"Lights up"

People reacted strongly to this. I'm not surprised — but, personally, I
still kinda like it. Sure, it's jargon, but I don't think the metaphor
is hard to understand. And, I didn't hear an alternative better than
"enables", which feels particularly weak to me. This isn't the hill I
plan to die on, though, if everyone hates it. I'd still love to hear
something more interesting than "enables".

Ordering of the statement, and particularly, distance from users

There was some discussion on reordering the statement to change the
emphasis. This relates, I think, to discussion here and also on
with concern that there's no focus on desktop/laptop users
specifically. Some of the commentary seemed to assume that this was
accidental and sent a message other than intended.

No, actually, we put it this way on purpose. But, it shouldn't be

As I said in the intro message, the Council built this draft from a
discussion of Fedora strengths, weaknesses, and opportunities. And,
while we have an awesome user and community, catering to that community
directly has never really been our strong point at the core of our
project. That's why we decided that we wanted the focus on building the
Fedora platform *for* developers and for our own contributor community,
and to help that community to engage users with user- and use-case
focused solutions.

This *doesn't* mean that we're abandoning the desktop, or anything
else. As I said on LWN, the mission statement is *not* an end-user
marketing message. It's meant to help guide the project itself (as well
as potential collaborators and contributors). In fact, we don't really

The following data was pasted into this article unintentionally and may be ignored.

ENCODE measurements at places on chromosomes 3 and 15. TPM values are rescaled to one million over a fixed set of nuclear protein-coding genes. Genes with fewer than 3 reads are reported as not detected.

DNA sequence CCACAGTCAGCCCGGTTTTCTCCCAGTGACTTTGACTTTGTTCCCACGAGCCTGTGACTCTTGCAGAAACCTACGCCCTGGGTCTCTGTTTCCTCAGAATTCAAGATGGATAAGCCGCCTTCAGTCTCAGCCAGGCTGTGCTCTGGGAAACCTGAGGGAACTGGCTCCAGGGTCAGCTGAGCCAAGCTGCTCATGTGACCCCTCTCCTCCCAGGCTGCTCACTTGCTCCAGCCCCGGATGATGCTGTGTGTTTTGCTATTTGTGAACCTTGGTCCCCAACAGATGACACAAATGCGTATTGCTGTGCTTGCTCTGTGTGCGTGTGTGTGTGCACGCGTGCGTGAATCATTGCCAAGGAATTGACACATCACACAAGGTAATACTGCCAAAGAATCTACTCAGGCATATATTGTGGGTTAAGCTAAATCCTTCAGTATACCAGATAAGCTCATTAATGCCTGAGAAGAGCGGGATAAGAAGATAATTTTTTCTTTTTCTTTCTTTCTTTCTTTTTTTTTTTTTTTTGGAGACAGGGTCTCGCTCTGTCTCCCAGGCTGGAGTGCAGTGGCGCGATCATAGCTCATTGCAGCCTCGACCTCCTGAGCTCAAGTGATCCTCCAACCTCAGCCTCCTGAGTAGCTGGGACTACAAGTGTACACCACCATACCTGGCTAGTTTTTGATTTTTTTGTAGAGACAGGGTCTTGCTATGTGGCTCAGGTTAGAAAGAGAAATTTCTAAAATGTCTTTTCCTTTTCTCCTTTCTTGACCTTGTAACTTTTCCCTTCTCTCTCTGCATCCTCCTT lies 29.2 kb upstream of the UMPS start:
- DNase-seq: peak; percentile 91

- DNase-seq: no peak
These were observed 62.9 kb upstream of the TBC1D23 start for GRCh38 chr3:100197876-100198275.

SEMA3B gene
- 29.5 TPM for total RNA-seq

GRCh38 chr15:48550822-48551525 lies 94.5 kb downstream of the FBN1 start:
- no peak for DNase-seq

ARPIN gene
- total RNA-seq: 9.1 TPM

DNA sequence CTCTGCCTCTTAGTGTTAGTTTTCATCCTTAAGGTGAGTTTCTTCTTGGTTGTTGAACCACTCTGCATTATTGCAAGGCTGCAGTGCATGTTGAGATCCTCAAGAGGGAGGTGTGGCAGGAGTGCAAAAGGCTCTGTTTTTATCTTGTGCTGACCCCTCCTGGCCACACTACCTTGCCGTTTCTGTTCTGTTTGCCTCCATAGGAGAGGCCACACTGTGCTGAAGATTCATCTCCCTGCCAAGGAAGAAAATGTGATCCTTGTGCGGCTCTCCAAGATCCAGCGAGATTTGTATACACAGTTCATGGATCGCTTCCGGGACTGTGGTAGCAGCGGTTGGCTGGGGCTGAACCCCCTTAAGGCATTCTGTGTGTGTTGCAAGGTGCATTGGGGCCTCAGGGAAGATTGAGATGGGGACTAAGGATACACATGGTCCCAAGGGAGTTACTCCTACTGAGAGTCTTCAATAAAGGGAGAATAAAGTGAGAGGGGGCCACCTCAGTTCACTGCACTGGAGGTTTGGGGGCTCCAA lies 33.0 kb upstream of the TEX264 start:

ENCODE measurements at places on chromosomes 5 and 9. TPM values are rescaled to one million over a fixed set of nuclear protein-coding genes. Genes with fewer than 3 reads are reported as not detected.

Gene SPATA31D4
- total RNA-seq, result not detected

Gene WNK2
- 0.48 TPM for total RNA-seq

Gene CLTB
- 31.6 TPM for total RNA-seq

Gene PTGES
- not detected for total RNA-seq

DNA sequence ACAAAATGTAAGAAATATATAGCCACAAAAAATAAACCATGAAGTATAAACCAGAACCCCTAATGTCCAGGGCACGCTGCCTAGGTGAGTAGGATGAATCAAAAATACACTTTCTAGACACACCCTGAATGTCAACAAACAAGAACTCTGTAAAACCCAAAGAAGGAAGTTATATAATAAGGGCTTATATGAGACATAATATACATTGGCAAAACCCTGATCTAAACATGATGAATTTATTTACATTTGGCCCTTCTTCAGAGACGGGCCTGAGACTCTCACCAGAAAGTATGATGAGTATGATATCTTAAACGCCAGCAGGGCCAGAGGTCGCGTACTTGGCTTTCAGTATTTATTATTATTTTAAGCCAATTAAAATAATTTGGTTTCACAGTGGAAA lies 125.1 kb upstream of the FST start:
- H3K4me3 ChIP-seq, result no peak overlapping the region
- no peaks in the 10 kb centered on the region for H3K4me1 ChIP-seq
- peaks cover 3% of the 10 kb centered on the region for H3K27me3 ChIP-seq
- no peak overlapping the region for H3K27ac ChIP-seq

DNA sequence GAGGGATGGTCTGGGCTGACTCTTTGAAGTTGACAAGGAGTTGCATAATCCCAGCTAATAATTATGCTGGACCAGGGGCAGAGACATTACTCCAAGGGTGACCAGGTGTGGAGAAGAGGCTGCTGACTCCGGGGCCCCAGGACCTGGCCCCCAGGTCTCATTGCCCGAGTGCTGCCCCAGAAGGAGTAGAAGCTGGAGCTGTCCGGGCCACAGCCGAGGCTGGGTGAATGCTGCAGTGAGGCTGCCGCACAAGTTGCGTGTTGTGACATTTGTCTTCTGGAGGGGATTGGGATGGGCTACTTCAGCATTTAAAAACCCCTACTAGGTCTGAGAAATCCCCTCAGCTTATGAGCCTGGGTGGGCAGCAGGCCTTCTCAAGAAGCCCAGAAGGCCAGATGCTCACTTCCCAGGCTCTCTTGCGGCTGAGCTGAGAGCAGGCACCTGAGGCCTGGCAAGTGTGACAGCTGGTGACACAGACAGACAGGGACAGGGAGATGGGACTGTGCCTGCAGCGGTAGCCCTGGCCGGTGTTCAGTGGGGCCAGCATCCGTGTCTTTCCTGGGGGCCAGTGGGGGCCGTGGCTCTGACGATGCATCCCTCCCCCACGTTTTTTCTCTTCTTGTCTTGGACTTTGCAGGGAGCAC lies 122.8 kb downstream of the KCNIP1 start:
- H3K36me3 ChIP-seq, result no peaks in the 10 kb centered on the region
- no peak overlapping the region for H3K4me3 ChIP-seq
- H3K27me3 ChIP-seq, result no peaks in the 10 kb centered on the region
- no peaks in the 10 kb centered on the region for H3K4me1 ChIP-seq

want to market the Fedora platform to end users at all. Instead, we
want to have stronger distinct marketing around Fedora Workstation,
Fedora Atomic, Fedora Server — and all the various Spins. Many of these
*do* have a direct end-user focus. We've seen a marked increase in
various metrics since we started this organizational and marketing
split with, and we want to build on that.

I'm not entirely opposed to the general idea of putting the "for
community members and software developers to build" part *before* the
"lights up" (or whatever) part — but I _don't_ want to move "users"
into the platform target directly.

Platform vs. Platforms / "Supports an Ecosystem"

There was some discussion about whether we build _a_ platform or
multiple platforms. And, related, some of the earliest comments were
about an ecosystem emphasis. I think the above section actually
addresses this — a platform with an ecosystem is exactly the intent,
and I really think the draft as proposed carries that well. I'd very
much welcome help with additional supplemental and explanatory
material, though.

So, next?

Again, thank you everyone for the good discussion. As a next step, I'm
going to file a Council ticket with the original draft and several of
the proposed tweaks and rewrites from the thread. Let's keep
non-Council-member discussion going here on this list, rather than
splitting it to the ticket.

Matthew Miller
Fedora Project Leader